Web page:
Friday, October 9, 2015

Curfew Must Not Ring To-Night

Rose Hartwick Thorpe (1850–1939)
From American Poetry: The Nineteenth Century, volume two: Melville to Stickney

“At his feet she tells her story.” Detail from illustration by Frank Thayer Merrill (1848–1923) for the 1882 edition of Curfew Must Not Ring To-Night.
In the fall of 1870 the editors of the weekly Detroit Commercial Advertiser received a poem from a recent high school graduate and published it in the newspaper. Not a single copy of the issue has been unearthed, but no matter: by the time an illustrated book edition appeared in 1882, Rose Hartwick Thorpe’s “Curfew Must Not Ring To-Night” had been reprinted in newspapers across the country, in Canadian and British magazines, and even in the Australian Journal; in anthologies of poetry and handbooks for orators; and in collections of pieces suitable for school programs. It is impossible to overstate the popularity and ubiquity of Thorpe’s ballad at the turn of the century. In 1916 the popular journalist George Wharton James opened his sixty-page study of the sixty-line poem by asking his readers, “Who is there that has not read ‘Curfew Must Not Ring Tonight’?” and presented a lengthy biographical sketch of the poet, an analysis of the work, the sources of the “legend,” and a few samples from the dozens of parodies (“Rooster must not crow tonight!”) and vaudeville skits created since the poem’s publication.

In the late 1880s Thorpe recalled for a Chicago magazine how the poem came to be. While reading the September 1865 issue of Peterson’s, a popular women’s journal that published verse and fiction among articles on fashion and homemaking, she stumbled upon “Love and Loyalty,” an anonymously written short story by “a new contributor.”* The tale features a young woman, Bessie, whose lover, Basil, has been condemned to die at curfew by a council of Cromwell’s Puritan associates during the English Civil War. Rose, who was supposed to be working on her math homework, couldn’t get the story out of her head:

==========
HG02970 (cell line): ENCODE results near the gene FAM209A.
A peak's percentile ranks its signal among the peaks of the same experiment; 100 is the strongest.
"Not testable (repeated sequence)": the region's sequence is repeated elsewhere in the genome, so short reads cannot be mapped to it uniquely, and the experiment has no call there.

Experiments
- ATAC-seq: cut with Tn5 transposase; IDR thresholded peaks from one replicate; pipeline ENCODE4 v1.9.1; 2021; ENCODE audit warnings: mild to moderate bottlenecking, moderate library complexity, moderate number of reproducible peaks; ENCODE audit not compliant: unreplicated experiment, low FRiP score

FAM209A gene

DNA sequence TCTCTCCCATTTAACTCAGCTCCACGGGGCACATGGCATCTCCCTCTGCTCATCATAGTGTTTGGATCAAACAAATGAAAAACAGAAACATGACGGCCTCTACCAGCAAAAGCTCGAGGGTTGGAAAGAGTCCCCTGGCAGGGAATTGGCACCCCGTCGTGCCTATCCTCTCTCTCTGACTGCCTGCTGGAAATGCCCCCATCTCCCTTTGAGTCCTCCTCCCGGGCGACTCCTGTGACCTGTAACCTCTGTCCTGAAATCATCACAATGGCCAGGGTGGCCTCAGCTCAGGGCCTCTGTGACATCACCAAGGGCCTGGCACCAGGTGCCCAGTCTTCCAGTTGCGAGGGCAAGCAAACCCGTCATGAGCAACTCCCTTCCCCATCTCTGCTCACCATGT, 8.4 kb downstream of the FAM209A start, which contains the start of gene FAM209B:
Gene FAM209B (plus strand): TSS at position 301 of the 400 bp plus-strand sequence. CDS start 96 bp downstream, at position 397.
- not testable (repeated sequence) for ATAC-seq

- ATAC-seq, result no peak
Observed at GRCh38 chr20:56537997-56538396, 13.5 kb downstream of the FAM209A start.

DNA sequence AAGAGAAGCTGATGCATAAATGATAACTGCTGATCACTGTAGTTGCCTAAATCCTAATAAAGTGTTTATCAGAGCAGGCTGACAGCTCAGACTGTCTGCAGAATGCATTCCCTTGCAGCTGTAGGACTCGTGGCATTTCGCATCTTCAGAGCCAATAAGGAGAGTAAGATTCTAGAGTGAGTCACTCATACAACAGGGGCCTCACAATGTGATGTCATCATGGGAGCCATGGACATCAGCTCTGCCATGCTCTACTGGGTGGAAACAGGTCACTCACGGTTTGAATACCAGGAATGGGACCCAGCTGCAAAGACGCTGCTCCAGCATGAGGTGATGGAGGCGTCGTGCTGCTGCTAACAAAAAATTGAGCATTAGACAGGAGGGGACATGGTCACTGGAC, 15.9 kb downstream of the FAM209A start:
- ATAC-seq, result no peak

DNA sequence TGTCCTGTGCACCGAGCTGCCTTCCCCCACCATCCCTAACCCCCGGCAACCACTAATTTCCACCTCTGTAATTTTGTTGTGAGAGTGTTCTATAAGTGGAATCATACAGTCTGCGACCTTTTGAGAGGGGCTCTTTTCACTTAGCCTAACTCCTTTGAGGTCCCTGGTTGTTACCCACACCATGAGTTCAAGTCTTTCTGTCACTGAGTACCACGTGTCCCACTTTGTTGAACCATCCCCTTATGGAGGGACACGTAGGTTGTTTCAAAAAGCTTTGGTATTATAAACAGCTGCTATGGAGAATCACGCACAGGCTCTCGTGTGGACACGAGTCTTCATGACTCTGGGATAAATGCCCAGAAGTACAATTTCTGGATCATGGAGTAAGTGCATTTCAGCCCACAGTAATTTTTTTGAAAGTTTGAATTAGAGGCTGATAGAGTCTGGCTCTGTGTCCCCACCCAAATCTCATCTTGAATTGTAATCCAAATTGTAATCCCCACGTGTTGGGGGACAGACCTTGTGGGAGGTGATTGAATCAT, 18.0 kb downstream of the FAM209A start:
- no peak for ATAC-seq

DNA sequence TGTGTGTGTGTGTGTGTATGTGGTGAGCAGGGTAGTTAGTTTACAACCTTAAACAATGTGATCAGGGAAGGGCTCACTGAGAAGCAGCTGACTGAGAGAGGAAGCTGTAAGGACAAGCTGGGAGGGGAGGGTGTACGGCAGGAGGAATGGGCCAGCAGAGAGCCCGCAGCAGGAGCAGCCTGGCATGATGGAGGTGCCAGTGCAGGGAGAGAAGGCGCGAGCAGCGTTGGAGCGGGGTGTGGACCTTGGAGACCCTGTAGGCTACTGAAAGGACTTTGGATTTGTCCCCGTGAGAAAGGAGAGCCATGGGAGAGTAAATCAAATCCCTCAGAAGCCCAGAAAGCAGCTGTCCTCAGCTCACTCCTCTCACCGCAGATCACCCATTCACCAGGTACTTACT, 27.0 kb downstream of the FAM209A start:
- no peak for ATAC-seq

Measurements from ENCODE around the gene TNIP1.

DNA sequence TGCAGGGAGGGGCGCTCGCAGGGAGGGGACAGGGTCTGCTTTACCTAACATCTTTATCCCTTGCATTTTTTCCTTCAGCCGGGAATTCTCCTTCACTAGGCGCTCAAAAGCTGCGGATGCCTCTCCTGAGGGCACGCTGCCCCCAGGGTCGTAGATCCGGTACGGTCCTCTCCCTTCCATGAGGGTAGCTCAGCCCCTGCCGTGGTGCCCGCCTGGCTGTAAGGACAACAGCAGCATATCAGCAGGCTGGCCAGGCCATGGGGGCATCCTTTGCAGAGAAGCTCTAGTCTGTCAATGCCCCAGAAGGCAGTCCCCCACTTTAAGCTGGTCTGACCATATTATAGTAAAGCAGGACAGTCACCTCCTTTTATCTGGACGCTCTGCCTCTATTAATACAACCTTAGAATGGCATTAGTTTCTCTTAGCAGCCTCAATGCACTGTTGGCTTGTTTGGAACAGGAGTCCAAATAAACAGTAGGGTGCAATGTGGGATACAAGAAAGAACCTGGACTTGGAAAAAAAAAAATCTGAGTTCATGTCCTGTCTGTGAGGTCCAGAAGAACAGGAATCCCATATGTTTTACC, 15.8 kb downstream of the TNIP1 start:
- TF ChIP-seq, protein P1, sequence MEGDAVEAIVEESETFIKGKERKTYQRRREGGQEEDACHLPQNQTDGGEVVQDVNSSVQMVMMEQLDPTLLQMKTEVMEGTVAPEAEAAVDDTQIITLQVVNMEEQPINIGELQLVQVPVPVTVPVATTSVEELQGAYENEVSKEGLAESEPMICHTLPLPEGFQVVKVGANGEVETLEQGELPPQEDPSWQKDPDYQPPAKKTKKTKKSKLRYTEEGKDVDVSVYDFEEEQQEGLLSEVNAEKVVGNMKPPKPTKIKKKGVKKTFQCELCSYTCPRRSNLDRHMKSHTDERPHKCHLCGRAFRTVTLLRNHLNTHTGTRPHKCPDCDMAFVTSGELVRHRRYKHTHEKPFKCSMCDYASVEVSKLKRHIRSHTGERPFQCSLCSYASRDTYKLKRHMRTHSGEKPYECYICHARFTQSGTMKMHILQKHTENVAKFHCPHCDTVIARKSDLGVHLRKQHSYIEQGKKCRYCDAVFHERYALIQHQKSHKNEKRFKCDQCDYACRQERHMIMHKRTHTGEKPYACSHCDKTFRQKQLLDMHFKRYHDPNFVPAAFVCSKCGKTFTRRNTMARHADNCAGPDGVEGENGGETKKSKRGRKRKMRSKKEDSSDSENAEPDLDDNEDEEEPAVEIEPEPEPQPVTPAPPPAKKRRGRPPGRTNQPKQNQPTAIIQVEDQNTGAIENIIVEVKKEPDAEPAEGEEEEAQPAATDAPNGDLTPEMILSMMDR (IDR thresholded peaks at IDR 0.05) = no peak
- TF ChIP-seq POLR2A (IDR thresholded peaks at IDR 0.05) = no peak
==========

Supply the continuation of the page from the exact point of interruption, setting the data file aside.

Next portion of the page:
The figures became a confused unintelligible jumble of meaningless characters; but clearly and distinctly before my mental vision arose these words: “Curfew must not ring tonight.” Again and again I resolutely banished them, but they returned persistently, until in sheer desperation I swept the exasperating figures from my slate and wrote “England’s sun was slowly setting.”
The notebook containing this first draft, with the title “Bessie and the Curfew,” is dated April 5, 1867—when Rose was only sixteen years old. Three years later the finished poem with its familiar title was accepted for publication, and she received as payment a one-year subscription to the newspaper (value: $1.50). She agreed to delete the last stanza, both for reasons of space and because she wasn’t quite happy with it; as a result, it is omitted from many versions of the poem. She subsequently revised the final stanza and included it in her 1887 collection Ringing Ballads, the source of the text used here.

Before the end of the century, Thorpe published three collections of her poetry and a number of children’s books, but none of her efforts ever received a modicum of the attention paid to her debut. Financial considerations at the dawn of the twentieth century compelled her and her husband to move to the San Diego area and they eventually settled in La Jolla, where she continued to write and publish occasional essays and poems while working for temperance and women’s suffrage causes.

* In recent years “Love and Loyalty” has been mistakenly attributed, without substantiation, to poet Lydia Huntley Sigourney, who died in 1865 two months before the story appeared in Peterson’s. It seems implausible that the editors would have disguised as a “new contributor” one of their most popular (and recently deceased) writers; as late as 1901 an inquiry published in The New York Times indicated that the author’s identity remained a mystery. In addition, in the 150 years since the story appeared, commentators have often asserted that it is based on an actual historical event, but it was likely inspired instead by Albert Smith’s play Blanche Heriot, or The Chertsey Curfew and story “Blanche Heriot: A Legend of Old Chertsey Church,” both published in 1842. Smith’s works feature a strikingly similar heroine and plot but take place during the fifteenth-century War of the Roses rather than the seventeenth-century English Civil War.

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England’s sun was slowly setting o’er the hilltops far away,
Filling all the land with beauty at the close of one sad day; . . .
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